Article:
# Python: Split string with multiple delimiters

I found some answers online, but I have no experience with regular expressions, which I believe is what is needed here.

I have a string that needs to be split by either a ';' or ', ' That is, it has to be either a semicolon or a comma followed by a space. Individual commas without trailing spaces should be left untouched

Example string:

"b-staged divinylsiloxane-bis-benzocyclobutene [124221-30-3], mesitylene [000108-67-8]; polymerized 1,2-dihydro-2,2,4- trimethyl quinoline [026780-96-1]"


should be split into a list containing the following:

('b-staged divinylsiloxane-bis-benzocyclobutene [124221-30-3]' , 'mesitylene [000108-67-8]', 'polymerized 1,2-dihydro-2,2,4- trimethyl quinoline [026780-96-1]')

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possible duplicate of Python strings split with multiple separators –  Anderson Green Aug 4 at 18:53

Luckily, Python has this built-in :)

import re
re.split('; |, ',str)


Update:

>>> a='Beautiful, is; better*than\nugly'
>>> import re
>>> re.split('; |, |\*|\n',a)
['Beautiful', 'is', 'better', 'than', 'ugly']

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Hmm, It looks like there's more. How would I add a new line character to those 2? –  kLeos Feb 15 '11 at 0:09
@Jonathan: Missing a space after the comma in the second regex. –  John Machin Sep 19 '11 at 20:36
@Paul There isn't. You aren't understanding regex properly if you think there is. See my comment on your post below. –  alldayremix Feb 21 at 23:23
(Beautiful is better than) nugly ftw –  TheIronKnuckle Jun 16 at 4:54
I'd prefer to write it as: re.split(r';|,\s', a) by replacing ' ' (space character) with '\s' (white space) unless space character is a strict requirement. –  Humble Learner Sep 12 at 20:51

Do a str.replace('; ', ', ') and then a str.split(', ')

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@downvoter, care to explain? –  Joe Feb 14 '11 at 23:57
+1; very specific and to the point, not generic. Which is often better. –  Jonas Byström Sep 6 '12 at 9:22
suppose you have a 5 delimeters, you have to traverse your string 5x times –  om-nom-nom Sep 26 '12 at 23:23
that is very bad for performance –  V3ss0n Nov 26 '12 at 18:04
This shows a different vision of yours toward this problem. I think it is a great one. "If you don't know a direct answer, use combination of things you know to solve it". –  AliBZ Jul 23 at 18:04

This is how the regex look like:

import re
# "semicolon or (a comma followed by a space)"
pattern = re.compile(r";|, ")

# "(semicolon or a comma) followed by a space"
pattern = re.compile(r"[;,] ")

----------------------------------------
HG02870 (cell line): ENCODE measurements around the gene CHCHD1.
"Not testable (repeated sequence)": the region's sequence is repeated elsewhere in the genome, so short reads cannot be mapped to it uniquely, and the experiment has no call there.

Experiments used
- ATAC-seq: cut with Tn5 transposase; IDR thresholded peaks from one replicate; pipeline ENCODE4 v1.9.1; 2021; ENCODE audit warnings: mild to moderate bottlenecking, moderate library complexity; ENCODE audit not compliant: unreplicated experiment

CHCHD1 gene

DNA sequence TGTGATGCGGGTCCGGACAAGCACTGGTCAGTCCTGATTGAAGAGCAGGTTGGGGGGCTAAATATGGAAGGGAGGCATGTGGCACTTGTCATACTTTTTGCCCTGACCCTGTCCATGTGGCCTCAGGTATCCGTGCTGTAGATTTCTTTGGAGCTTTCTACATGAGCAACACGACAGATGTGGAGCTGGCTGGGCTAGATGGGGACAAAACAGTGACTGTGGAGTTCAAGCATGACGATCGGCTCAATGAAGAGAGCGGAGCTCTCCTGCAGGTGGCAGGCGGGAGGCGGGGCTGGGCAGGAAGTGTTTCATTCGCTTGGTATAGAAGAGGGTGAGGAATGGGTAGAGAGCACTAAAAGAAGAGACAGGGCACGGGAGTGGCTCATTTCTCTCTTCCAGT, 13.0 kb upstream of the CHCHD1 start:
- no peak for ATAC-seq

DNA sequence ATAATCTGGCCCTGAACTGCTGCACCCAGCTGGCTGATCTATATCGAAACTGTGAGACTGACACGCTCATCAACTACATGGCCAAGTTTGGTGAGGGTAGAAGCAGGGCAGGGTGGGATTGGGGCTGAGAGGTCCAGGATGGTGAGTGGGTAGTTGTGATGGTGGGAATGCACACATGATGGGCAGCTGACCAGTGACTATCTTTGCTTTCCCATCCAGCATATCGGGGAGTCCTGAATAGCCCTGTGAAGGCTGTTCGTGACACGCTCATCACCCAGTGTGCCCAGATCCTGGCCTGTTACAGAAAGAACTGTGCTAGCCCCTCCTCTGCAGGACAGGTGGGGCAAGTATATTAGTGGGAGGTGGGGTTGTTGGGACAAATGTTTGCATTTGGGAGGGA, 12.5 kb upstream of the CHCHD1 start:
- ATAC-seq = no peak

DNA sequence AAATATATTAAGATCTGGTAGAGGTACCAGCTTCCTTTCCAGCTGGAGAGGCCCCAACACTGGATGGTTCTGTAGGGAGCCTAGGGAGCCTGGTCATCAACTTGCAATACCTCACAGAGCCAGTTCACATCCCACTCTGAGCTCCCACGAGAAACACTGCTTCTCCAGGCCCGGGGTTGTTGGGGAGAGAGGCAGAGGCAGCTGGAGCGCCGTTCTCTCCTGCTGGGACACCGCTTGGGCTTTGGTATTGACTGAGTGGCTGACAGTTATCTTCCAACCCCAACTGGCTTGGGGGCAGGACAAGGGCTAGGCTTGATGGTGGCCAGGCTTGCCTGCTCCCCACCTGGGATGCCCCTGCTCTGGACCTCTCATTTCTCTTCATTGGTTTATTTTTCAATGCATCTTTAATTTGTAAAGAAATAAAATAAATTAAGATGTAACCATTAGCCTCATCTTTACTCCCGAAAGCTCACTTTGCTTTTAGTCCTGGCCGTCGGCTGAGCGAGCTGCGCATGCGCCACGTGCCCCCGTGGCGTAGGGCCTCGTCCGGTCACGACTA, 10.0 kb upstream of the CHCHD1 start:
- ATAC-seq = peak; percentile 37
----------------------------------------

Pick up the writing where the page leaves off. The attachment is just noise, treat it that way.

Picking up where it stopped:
print pattern.split(text)

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thanks, I had the right idea, I just didn't know how to split the delimiters, now i see that you use the | symbol. –  kLeos Feb 14 '11 at 23:55

In response to Jonathan's answer above, this only seems to work for certain delimiters. For example:

>>> a='Beautiful, is; better*than\nugly'
>>> import re
>>> re.split('; |, |\*|\n',a)
['Beautiful', 'is', 'better', 'than', 'ugly']

>>> b='1999-05-03 10:37:00'
>>> re.split('- :', b)
['1999-05-03 10:37:00']


By putting the delimiters in square brackets it seems to work more effectively.

>>> re.split('[- :]', b)
['1999', '05', '03', '10', '37', '00']

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It works for all the delimiters you specify. A regex of - : matches exactly - : and thus won't split the date/time string. A regex of [- :] matches -, <space>, or : and thus splits the date/time string. If you want to split only on - and : then your regex should be either [-:] or -|:, and if you want to split on -, <space> and : then your regex should be either [- :] or -| |:. –  alldayremix Feb 21 at 23:11
@alldayremix I see my mistake: I missed the fact that your regex contains the OR |. I blindly identified it as a desired separator. –  Paul Apr 4 at 11:15

Here's a safe way for any iterable of delimiters, using regular expressions:

>>> import re
>>> delimiters = "a", "...", "(c)"
>>> example = "stackoverflow (c) is awesome... isn't it?"
>>> regexPattern = '|'.join(map(re.escape, delimiters))
>>> regexPattern
'a|\\.\\.\\.|\$$c\$$'
>>> re.split(regexPattern, example)
['st', 'ckoverflow ', ' is ', 'wesome', " isn't it?"]


re.escape allows to build the pattern automatically and have the delimiters escaped nicely.

Here's this solution as a function for your copy-pasting pleasure:

def split(delimiters, string, maxsplit=0):
import re
regexPattern = '|'.join(map(re.escape, delimiters))
return re.split(regexPattern, string, maxsplit)


If you're going to split often using the same delimiters, compile your regular expression beforehand like described and use RegexObject.split.

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+1 that is the most safe and extendible solution. –  uhbif19 May 27 at 9:09